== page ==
Introduction to St Mary’s Stations of the Cross

 

1920s INSTALLATION – Mid-19th CENTURY ORIGINS

Unfortunately, it has not been possible to trace the names of the donors of the Stations of the Cross for St Mary’s. They were most probably installed early in the present church which was opened in November 1921. Our restorers assure us the Stations were made in Italy based on a mid-19th century design and shipped to Australia for our church.

Likewise, there are no available records about the cleaning or refurbishment of the Stations in the intervening years, although there is evidence that efforts were made to restore some pieces broken off the 3D images.

2014 Restoration planned

In 2013, it was decided that all the Stations needed repainting and restoring. After consulting restorers in Melbourne and Sydney, it was decided that the parish would accept the services of Mona and Sam Goubran of Sydney. They have years of experience of art restoration and statue restoration and have completed work elsewhere in Wagga diocese (Leeton).

The Goubrans arrived in early January 2014, and for three weeks – amid a stultifying heatwave in the mid-40s Celsius – completed the work.

The Rosary in Arabic – A ‘First’ for St Mary’s

One afternoon, when the webmaster quietly entered to offer words of encouragement, he was surprised: Sam was at the rear of the church mixing paint while Mona was at the front of the church on the scaffolding repairing the First Station; they were talking.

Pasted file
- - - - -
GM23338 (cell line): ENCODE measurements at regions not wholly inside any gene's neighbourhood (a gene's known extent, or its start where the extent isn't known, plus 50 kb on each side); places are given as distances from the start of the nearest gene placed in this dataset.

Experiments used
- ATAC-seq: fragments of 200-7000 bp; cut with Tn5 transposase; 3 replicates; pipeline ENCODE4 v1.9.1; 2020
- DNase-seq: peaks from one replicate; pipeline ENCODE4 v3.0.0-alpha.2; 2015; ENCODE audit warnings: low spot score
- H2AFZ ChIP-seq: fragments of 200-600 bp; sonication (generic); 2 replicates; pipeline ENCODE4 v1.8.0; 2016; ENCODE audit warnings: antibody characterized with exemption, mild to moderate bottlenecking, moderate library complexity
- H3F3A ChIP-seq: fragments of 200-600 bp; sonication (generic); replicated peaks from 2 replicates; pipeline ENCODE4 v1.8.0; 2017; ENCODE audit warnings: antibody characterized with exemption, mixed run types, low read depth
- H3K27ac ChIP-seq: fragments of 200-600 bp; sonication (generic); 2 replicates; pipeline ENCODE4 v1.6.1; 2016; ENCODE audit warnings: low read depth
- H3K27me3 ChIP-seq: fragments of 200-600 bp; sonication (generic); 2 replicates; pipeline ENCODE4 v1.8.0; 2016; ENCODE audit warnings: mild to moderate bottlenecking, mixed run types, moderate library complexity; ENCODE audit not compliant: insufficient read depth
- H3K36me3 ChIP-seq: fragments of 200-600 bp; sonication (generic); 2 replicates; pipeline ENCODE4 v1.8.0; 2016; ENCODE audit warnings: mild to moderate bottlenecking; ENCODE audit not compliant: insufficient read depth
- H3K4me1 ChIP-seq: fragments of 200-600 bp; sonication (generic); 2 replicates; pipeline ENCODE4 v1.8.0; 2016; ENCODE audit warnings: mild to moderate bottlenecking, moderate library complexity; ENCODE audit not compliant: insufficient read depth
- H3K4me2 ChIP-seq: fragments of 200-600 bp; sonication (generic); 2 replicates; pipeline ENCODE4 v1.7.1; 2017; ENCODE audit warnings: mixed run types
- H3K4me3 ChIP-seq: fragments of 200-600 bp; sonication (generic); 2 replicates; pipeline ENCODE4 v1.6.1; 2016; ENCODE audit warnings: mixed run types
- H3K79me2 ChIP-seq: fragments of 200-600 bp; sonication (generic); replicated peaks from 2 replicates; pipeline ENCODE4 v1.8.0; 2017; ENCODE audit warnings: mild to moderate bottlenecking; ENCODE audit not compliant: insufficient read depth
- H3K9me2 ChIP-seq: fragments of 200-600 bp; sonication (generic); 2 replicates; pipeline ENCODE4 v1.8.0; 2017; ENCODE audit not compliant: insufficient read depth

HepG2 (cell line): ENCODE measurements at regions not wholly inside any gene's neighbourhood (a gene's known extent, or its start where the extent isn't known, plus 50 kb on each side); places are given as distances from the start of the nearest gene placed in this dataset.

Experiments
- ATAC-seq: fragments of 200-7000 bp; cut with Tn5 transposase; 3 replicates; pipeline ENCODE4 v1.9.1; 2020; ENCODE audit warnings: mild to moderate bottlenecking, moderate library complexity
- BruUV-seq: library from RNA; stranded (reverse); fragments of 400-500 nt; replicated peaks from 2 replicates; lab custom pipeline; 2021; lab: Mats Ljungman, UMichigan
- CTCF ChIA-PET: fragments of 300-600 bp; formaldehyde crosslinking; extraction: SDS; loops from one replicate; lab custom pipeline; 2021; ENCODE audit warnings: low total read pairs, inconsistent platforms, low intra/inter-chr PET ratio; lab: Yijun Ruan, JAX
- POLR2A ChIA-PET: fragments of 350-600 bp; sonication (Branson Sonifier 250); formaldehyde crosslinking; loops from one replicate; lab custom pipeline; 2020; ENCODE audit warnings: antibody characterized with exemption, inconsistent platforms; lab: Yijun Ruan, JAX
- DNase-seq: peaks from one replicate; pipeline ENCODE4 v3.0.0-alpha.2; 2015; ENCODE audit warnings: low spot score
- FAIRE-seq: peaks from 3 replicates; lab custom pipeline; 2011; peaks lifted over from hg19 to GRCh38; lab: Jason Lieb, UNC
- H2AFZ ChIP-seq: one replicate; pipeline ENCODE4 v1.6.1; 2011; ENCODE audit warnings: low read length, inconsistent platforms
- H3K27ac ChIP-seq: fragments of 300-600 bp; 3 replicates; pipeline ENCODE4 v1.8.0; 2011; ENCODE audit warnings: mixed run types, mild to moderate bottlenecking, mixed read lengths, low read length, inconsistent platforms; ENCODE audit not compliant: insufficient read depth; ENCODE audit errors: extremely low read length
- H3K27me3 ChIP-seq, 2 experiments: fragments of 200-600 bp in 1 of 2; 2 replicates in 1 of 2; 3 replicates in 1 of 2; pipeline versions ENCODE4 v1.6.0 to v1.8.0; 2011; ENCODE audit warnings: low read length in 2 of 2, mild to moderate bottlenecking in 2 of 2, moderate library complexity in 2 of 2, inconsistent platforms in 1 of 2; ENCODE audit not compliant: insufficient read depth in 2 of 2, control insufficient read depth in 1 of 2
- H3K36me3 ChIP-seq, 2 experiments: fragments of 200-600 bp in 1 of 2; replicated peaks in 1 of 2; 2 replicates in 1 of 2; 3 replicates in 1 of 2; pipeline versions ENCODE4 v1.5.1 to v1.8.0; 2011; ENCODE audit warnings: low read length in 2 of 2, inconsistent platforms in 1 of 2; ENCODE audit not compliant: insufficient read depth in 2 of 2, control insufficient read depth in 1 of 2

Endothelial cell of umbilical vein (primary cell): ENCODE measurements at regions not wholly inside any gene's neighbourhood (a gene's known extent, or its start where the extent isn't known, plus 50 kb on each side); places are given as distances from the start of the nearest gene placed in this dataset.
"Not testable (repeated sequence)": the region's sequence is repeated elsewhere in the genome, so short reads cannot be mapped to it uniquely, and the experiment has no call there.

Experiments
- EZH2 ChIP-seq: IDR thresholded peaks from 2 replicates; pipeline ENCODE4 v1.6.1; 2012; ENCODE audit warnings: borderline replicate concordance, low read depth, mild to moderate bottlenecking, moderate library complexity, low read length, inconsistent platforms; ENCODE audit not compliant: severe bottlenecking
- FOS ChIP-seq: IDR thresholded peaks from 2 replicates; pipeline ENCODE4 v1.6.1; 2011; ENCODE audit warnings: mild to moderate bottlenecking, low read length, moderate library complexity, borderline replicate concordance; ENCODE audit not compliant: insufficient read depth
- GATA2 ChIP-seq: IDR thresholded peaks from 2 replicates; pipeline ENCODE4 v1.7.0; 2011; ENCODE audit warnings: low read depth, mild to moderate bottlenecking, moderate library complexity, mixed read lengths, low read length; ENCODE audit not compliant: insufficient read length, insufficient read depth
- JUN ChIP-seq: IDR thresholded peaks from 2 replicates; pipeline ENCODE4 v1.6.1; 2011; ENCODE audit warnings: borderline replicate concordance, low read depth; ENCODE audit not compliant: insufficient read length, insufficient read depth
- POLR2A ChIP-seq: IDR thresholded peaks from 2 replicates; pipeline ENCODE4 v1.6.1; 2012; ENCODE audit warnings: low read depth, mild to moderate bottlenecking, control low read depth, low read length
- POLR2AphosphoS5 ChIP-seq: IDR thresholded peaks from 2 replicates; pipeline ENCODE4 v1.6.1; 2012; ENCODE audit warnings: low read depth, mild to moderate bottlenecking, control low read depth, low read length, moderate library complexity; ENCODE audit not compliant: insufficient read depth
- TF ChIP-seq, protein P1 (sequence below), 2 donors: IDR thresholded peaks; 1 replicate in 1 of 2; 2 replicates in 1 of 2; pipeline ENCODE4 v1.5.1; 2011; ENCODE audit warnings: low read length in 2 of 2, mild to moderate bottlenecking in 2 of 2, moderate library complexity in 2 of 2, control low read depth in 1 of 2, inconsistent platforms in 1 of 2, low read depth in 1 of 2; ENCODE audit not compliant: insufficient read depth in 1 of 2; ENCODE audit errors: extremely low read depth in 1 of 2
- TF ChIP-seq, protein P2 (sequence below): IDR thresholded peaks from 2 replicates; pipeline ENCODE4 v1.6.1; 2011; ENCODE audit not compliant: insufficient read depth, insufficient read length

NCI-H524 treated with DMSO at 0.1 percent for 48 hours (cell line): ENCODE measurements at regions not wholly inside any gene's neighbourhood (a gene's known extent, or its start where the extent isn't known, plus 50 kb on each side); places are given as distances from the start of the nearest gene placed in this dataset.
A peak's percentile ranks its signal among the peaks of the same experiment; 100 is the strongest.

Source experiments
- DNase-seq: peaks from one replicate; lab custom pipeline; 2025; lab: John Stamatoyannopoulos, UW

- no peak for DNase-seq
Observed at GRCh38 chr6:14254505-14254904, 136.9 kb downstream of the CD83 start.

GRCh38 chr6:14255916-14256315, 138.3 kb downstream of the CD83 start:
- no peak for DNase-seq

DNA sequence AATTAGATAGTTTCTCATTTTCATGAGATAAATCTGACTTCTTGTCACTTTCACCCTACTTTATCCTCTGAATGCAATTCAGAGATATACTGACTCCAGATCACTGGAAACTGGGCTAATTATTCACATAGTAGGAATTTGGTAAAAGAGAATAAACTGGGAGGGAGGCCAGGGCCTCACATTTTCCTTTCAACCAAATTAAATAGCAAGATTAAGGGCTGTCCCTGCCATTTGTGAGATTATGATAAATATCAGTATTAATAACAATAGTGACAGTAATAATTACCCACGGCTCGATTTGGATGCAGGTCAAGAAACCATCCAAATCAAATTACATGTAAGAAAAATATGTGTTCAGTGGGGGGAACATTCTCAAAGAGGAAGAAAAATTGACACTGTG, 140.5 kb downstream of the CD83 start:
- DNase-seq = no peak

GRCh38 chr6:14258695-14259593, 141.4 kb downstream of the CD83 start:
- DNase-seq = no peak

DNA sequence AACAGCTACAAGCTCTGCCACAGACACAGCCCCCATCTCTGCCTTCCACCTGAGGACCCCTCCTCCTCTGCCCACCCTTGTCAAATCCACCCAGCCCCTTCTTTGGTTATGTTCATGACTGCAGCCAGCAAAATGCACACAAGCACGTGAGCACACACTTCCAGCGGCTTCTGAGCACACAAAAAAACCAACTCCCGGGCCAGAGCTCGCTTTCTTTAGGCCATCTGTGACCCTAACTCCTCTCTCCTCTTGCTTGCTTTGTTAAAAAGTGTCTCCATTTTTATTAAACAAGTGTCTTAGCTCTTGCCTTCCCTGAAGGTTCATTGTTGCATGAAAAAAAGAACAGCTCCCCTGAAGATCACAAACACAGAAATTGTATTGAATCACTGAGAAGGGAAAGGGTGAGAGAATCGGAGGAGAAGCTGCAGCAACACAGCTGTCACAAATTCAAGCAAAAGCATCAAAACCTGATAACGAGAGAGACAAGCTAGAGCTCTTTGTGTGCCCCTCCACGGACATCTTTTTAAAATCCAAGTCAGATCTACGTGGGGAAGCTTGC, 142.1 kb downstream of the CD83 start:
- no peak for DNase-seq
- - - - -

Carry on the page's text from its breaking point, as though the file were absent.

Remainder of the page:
But when I listened more carefully, I realised they were not talking to each other, they were praying the Rosary. Listening more carefully, I discovered it was not English. When they finished, I commented that I was delighted that their work was supported by prayer. Mona said they liked to pray in Arabic as it is their native tongue, and that it is easier for Sam than praying in English. They are Catholics from Egypt.

Presentation – Invitation to Prayer

The photos presented here were taken on 8th March 2014. They are amateur and were taken with a flash which Mona objected to, because she felt the bright light distorted the natural effects of their hard labours. But the images are clear and sharp.

Each Station is presented twice, once capturing the whole scene, and then a focus on the figure or head of Jesus.

The Stations are presented as an invitation that you pray about Jesus’ sufferings. It also serves as a tribute to the good work of our two restorers, Mona and Sam. Each image can be enlarged by clicking on it – and clicking the ‘back’ arrow to return to normal.

If you have restoration work, contact Mona & Sam Goubran: art@creativearts.com.au

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